Whitehead and Heidegger — Beyond Objectivity

The creativity of the world is the throbbing emotion of the past hurling itself into a new transcendent fact. It is the flying dart, of which Lucretius speaks, hurled beyond the bounds of the world.

Here we’re talking A. N. Whitehead’s “Objects and Subjects” (1931, in Adventures of Ideas [New York, NY: MacMillan, 1933] 177-92, ch. 11), an excellent introduction to his somewhat non-intuitive theory of the role of “intuition” in experience. [See my edit Whitehead – Objects and Subjects (Annotated).]

(Cf. Bergson on intellect as “cinematographical” [Creative Evolution 322-23] — static, i.e., taking “snapshots” of states of “reality” — and intuition as “creative” — dynamic, in “sympathy” with “life” “making itself” [CI 362-63].)

Whitehead’s insistence on the fundamentally “affective tone” of experience — and the parasitic nature of subjectivity — mirrors Heidegger.

[Western philosophy’s “appeal to clarity and distinction”] presupposes that the subject-object relation is the fundamental structural pattern of experience. I agree with this presupposition, but not in the sense in which subject-object is identified with knower-known. I contend that the notion of mere knowledge is a high abstraction, and that conscious discrimination itself is [177]
 a variable factor only present in the more elaborate examples of occasions of experience. The basis of experience is emotional. Stated more generally, the basic fact is the rise of an affective tone originating from things whose relevance is given.

For Heidegger on affect, see “Being there [Da-sein] as State-of-Mind [Befindlichkeit],” Being and Time, trans. Macquarrie and Robinson (London: Wiley-Blackwell, 1962) 172-79 (sec. 29; 1.5: “The Existential Constitution of the ‘There'”):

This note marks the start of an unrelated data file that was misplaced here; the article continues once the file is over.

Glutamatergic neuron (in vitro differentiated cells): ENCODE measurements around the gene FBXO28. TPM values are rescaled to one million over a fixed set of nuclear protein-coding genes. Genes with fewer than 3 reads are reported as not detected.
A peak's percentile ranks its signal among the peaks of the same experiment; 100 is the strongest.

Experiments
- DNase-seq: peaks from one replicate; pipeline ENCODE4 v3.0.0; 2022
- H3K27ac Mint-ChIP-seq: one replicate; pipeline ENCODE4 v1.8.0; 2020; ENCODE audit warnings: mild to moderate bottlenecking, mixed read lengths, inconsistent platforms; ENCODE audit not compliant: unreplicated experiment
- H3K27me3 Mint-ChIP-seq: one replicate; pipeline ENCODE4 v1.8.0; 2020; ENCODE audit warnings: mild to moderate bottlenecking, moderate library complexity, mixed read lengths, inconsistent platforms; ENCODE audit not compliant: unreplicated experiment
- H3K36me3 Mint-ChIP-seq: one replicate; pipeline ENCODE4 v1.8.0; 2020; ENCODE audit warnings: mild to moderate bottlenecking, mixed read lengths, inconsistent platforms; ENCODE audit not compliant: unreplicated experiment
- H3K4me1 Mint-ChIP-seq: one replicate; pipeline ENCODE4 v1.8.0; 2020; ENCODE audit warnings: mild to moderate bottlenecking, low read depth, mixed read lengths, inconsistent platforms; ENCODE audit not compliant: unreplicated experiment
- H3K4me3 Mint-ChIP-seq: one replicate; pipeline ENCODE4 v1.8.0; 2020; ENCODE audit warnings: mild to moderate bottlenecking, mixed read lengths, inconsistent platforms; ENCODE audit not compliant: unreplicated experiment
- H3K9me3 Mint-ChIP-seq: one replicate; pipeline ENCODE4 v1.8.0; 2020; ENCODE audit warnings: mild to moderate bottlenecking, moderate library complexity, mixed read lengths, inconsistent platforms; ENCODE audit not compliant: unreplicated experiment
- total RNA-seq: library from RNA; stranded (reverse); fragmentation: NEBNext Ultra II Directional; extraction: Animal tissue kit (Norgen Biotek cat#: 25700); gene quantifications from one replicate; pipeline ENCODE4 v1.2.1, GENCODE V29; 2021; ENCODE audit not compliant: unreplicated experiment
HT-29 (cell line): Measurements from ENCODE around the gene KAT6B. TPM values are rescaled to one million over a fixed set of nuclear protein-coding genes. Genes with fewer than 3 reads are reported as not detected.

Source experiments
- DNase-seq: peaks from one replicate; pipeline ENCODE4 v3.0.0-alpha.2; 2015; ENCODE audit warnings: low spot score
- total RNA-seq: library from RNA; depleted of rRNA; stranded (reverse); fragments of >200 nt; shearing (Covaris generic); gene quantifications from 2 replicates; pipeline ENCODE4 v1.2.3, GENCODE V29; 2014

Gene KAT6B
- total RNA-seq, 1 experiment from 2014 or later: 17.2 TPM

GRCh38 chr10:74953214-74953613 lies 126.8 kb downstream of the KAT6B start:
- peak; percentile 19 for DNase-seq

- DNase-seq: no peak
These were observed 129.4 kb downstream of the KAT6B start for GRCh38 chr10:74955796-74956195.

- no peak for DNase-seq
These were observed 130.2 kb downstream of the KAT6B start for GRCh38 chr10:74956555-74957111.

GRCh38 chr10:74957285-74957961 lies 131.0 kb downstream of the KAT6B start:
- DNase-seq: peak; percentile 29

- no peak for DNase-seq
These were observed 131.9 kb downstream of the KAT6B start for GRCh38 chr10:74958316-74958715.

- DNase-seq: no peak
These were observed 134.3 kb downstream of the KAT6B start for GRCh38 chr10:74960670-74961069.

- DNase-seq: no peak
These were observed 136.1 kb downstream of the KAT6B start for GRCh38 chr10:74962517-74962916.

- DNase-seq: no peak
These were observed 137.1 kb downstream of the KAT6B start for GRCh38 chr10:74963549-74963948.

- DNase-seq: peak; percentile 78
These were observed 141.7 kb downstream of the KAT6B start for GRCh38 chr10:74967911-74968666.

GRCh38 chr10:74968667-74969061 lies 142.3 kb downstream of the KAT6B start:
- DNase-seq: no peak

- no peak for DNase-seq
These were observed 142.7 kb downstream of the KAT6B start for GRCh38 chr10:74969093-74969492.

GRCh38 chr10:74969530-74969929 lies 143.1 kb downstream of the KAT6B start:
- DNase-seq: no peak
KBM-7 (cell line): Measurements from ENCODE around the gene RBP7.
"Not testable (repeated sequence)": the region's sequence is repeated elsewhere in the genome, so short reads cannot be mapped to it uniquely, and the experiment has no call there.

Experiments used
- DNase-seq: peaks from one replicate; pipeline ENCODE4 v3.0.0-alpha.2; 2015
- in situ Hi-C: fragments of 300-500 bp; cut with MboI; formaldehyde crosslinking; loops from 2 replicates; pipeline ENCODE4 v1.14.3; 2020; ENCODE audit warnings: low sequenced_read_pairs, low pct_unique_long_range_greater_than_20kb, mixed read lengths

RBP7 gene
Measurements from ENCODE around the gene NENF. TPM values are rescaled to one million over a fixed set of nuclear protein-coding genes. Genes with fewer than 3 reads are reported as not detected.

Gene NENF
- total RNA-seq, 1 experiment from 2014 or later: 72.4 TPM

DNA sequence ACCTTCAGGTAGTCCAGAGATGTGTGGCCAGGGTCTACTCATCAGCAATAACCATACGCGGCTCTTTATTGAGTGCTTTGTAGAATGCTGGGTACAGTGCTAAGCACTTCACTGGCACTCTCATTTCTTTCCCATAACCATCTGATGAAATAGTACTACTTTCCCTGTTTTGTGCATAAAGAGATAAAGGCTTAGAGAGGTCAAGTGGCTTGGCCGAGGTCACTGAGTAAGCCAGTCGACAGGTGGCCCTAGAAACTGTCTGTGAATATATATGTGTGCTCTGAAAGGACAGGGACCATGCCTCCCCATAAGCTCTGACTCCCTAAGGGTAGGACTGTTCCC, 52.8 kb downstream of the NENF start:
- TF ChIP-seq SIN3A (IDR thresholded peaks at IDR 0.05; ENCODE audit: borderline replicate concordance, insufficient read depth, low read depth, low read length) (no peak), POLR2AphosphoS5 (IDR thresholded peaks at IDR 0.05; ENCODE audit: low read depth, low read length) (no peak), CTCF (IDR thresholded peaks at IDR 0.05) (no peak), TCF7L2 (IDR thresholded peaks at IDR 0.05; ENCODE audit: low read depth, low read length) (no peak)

A mood makes manifest “how one is, and how ones is faring” [“wie einem ist und wird”]. In this “how one is,” having a mood brings Being to its ‘there.’ (173)

For Heidegger on subjectivity, see BT 86-90 (sec. 13; 1.2: “A founded mode in which Being-in is exemplified. Knowing the world”). He makes much more of the subject-object relation in his later more developed critique of metaphysics. See, amongst other places,

  1. “Overcoming Metaphysics” [1936/46] (orig. “Überwindung der Metaphysik,” Vortrage und Aufsätze [Pfüllingen: Neske, 1954]), trans. Joan Stambaugh, The End of Philosophy (New York, NY: Harper and Row, 1973) 84-110 [pdf]. Also in The Heidegger Controversy: A Critical Reader, ed. Richard Wolin (Cambridge, MA: MIT P, 1993) 67-90.
  2. “Introduction to ‘What is Metaphysics?'” [1949], trans. Walter Kaufmann, Pathmarks, ed. T. E. Klein and W. E. Pohl (Cambridge, UK: CUP, 1998) 277-90.

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N.B. On Gilles Deleuze’s debt to Whitehead, see Steven Shaviro, “Deleuze’s Encounter with Whitehead,” shaviro.com, 19 May 2007, http://www.shaviro.com/Othertexts/DeleuzeWhitehead.pdf.

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